Turning Archive 2004
Mike Schwing from Maryland
>And at seeing the opportunity to learn something new, accepted. Now I know how much I don't know!
I started this evening, using a sample to guide me. This is quite a challenge, as I'm no spindle turner.
The original/sample is about 150 years old and made in 3 pieces. The smallest internal diameter is 3/8" except for the mouthpiece hole which is maybe 1/8".
I have dry cherry stock for this project. Tell me if this method is workable or if you can help me improve upon it, please do so, because I'm CERTAIN I don't have all of the good ideas.
I chuck the blank, as square, in my nova jaws from the start so I won't have to retrue it and lose diameter when I move from centers to chuck jaws. The other end is centermarked and supported by the tailstock. The blank is reduced to a cylinder, more or less, retaining as much mass as possible. I then use the tailstock thru-hole to drill down the center to a predetermined depth. Then the outside of the horn profile is formed, for about 2 inches. Then I remove the tailstock, and hollow the interior to that same depth. Then form the outside another inch, then do the same for the inside. Follow this procedure all the way down.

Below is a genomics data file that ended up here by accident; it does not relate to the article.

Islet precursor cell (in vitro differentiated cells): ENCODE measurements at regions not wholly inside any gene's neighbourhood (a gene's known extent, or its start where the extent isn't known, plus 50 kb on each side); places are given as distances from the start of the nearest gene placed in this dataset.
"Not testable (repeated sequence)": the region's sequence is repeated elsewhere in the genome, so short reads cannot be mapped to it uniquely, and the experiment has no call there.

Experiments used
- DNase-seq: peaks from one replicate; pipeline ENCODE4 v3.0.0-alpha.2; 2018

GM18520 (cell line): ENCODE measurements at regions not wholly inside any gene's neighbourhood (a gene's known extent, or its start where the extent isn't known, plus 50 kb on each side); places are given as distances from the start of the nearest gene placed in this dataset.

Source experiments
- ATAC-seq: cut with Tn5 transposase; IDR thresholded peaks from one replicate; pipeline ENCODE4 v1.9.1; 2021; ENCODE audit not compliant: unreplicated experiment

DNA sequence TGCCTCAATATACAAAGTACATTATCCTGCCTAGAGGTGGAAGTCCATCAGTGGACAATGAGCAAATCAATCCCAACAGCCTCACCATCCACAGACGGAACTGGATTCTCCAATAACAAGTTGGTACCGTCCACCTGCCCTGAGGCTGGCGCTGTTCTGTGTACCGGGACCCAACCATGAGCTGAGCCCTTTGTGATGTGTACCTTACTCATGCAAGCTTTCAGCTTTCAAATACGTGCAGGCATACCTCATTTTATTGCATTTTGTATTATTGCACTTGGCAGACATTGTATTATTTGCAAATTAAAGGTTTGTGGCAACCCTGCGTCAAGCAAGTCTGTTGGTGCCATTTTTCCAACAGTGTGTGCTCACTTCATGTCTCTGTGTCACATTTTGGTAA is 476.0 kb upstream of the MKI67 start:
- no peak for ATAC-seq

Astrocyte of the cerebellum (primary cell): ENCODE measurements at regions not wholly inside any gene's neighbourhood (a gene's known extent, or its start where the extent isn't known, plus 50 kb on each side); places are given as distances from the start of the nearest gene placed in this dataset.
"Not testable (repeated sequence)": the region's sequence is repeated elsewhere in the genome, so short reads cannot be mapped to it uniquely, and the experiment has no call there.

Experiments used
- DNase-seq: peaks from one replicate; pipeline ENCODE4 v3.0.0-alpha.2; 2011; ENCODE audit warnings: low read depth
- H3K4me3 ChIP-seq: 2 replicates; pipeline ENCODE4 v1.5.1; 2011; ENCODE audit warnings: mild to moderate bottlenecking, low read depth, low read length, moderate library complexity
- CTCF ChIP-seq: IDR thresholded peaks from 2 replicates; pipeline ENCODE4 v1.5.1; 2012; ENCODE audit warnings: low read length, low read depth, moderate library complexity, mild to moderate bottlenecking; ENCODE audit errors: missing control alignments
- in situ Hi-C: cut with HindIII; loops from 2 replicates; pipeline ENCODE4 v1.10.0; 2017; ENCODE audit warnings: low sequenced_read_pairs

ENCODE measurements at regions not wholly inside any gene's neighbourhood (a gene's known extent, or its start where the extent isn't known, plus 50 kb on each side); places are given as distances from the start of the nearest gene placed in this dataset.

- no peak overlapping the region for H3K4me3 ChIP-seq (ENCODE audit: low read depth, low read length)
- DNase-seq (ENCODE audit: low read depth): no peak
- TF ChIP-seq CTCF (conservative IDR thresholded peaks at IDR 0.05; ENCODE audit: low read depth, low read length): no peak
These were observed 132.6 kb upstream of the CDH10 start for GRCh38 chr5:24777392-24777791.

This is the only way I could come up with that would preserve enough mass to keep the workpiece from skittering and moving with tool pressure. It seems to be working fine, and thus far the wall thickness is about 1/16-3/32", which about matches the original. How they managed this 150 years ago I have no idea!
Forming the mouthpiece will be no big deal. I have not yet built a steady rest, but this project is a good excuse to buy a set of smaller tools.
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- I have been asked to make some fox hunting horns